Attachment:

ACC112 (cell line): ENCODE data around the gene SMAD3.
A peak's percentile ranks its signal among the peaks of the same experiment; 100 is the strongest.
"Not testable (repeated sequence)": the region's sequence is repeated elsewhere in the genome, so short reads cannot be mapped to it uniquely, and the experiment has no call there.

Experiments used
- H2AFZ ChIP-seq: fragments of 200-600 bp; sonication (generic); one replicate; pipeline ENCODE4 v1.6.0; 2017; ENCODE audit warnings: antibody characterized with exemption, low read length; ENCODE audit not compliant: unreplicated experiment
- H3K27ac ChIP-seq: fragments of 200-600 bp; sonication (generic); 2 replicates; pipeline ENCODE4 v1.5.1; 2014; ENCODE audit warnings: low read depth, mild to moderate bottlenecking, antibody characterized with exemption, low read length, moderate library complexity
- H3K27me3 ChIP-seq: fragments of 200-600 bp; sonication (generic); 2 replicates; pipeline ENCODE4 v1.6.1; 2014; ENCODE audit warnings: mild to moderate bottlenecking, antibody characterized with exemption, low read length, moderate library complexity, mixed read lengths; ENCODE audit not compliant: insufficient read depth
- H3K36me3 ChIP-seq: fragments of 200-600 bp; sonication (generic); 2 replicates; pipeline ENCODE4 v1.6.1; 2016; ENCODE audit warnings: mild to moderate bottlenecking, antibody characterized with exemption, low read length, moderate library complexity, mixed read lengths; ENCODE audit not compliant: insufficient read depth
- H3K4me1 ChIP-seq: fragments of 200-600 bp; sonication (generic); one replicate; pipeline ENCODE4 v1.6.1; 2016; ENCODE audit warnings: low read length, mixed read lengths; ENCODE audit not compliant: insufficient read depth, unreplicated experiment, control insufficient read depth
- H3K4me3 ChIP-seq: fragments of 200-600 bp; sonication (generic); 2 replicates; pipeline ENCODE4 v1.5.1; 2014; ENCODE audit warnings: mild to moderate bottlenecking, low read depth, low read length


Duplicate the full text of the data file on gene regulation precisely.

ACC112 (cell line): ENCODE data around the gene SMAD3.
A peak's percentile ranks its signal among the peaks of the same experiment; 100 is the strongest.
"Not testable (repeated sequence)": the region's sequence is repeated elsewhere in the genome, so short reads cannot be mapped to it uniquely, and the experiment has no call there.

Experiments used
- H2AFZ ChIP-seq: fragments of 200-600 bp; sonication (generic); one replicate; pipeline ENCODE4 v1.6.0; 2017; ENCODE audit warnings: antibody characterized with exemption, low read length; ENCODE audit not compliant: unreplicated experiment
- H3K27ac ChIP-seq: fragments of 200-600 bp; sonication (generic); 2 replicates; pipeline ENCODE4 v1.5.1; 2014; ENCODE audit warnings: low read depth, mild to moderate bottlenecking, antibody characterized with exemption, low read length, moderate library complexity
- H3K27me3 ChIP-seq: fragments of 200-600 bp; sonication (generic); 2 replicates; pipeline ENCODE4 v1.6.1; 2014; ENCODE audit warnings: mild to moderate bottlenecking, antibody characterized with exemption, low read length, moderate library complexity, mixed read lengths; ENCODE audit not compliant: insufficient read depth
- H3K36me3 ChIP-seq: fragments of 200-600 bp; sonication (generic); 2 replicates; pipeline ENCODE4 v1.6.1; 2016; ENCODE audit warnings: mild to moderate bottlenecking, antibody characterized with exemption, low read length, moderate library complexity, mixed read lengths; ENCODE audit not compliant: insufficient read depth
- H3K4me1 ChIP-seq: fragments of 200-600 bp; sonication (generic); one replicate; pipeline ENCODE4 v1.6.1; 2016; ENCODE audit warnings: low read length, mixed read lengths; ENCODE audit not compliant: insufficient read depth, unreplicated experiment, control insufficient read depth
- H3K4me3 ChIP-seq: fragments of 200-600 bp; sonication (generic); 2 replicates; pipeline ENCODE4 v1.5.1; 2014; ENCODE audit warnings: mild to moderate bottlenecking, low read depth, low read length